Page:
40 percent of teens say they've been hit by a car or were almost struck, according to a survey.

Close to half of teens hit or nearly struck by car when walking

It may come as a surprise that a considerable number of young people in the country have been hit or nearly run into by a motorist when walking, according to a new report from Safe Kids Worldwide.

Approximately 40 percent of teens say they've been struck by an automobile before or were close to this happening, based on polling analysis done by Safe Kids Worldwide, which surveyed approximately 1,000 boys and girls between 13 and 19 years of age.

Of course, those hit or almost hit were fortunate enough to survive, but many aren't as lucky. The report noted that the death rate for teens is nearly three times higher than children between 5 and 12. Additionally, specific to 2012, nearly 500 boys and girls 19 and under die after being hit by an automobile while walking. Of these, nearly 60 percent were 13 or older.

Kate Carr, CEO and president of Safe Kids Worldwide, indicated that part of this may have to do with the frequency with which teens use their handheld and wireless devices to talk with friends or relatives. In other words, instead of paying attention to what's in front of them, they often have their heads down sending or reading a text message.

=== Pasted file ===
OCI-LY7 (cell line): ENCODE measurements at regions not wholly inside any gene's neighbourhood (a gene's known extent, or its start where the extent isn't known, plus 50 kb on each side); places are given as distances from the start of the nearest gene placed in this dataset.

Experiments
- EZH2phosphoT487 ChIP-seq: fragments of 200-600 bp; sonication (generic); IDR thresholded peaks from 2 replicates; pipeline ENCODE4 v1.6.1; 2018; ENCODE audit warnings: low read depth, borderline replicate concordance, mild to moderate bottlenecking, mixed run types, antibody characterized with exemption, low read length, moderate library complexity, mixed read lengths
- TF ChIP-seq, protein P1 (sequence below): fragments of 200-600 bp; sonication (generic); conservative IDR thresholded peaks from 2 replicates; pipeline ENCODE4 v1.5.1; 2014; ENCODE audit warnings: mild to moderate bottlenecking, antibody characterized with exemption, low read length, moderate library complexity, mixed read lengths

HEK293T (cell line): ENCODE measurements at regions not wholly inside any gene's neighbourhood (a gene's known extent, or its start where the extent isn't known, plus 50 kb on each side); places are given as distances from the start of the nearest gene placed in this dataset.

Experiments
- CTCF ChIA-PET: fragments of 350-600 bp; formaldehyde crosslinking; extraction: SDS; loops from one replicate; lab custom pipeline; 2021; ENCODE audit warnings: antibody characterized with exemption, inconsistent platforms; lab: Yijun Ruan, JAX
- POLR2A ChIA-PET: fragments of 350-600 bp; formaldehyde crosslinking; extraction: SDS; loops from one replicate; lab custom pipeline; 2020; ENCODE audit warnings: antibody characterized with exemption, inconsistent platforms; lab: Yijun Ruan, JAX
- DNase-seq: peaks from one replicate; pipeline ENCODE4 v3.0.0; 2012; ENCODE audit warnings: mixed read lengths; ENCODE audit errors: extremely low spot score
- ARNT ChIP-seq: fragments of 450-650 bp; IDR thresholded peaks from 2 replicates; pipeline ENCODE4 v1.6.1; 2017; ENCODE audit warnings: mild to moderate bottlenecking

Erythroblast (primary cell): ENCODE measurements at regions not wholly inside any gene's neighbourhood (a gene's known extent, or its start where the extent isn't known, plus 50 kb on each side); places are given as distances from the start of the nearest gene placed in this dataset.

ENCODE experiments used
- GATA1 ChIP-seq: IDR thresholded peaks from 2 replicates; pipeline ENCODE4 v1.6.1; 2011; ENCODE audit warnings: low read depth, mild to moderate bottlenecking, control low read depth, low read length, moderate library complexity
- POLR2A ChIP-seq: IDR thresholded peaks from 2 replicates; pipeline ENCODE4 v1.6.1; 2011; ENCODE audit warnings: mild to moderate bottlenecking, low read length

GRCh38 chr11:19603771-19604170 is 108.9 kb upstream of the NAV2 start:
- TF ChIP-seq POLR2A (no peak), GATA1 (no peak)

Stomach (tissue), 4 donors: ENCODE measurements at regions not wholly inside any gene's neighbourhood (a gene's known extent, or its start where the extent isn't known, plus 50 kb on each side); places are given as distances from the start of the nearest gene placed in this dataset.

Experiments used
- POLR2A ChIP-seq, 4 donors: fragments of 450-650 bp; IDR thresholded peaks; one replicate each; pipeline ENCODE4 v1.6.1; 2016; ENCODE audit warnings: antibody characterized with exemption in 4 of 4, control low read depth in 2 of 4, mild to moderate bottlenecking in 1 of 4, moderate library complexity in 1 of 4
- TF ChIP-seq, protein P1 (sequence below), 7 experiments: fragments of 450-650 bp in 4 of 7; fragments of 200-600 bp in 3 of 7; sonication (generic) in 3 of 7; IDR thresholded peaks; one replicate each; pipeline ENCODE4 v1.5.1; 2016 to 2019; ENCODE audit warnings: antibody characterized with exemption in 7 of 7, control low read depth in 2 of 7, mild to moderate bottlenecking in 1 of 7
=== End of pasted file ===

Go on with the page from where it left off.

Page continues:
"Even though we all know about the dangers of texting when walking or driving, it is still a common practice, especially for teens," said Carr. "This is a trend we simply must stop."

Pedestrian safety tips

Safe Kids Worldwide noted that parents can help protect their teens by reinforcing the message that they should never use a handheld device while crossing the street or walking on the side of the road. Additionally, instead of walking in a crosswalk just as soon as cars come to a stop, teens should try to catch the attention of the driver. Once they catch their eyes, then they can proceed.

Last year, the National Highway Traffic Safety Administration took steps to try to improve pedestrian safety by making grants available to cities with the highest rates of incidents involving walkers being hit. In 2011, more than 4,400 people were killed after being hit by a car, an 8 percent increase from 2009.

This shouldn't suggest that people should never walk to and from their destination, but just heighten their awareness. Plus, walking more frequently may help policyholders save on car insurance by reducing the number of miles they put on their vehicle.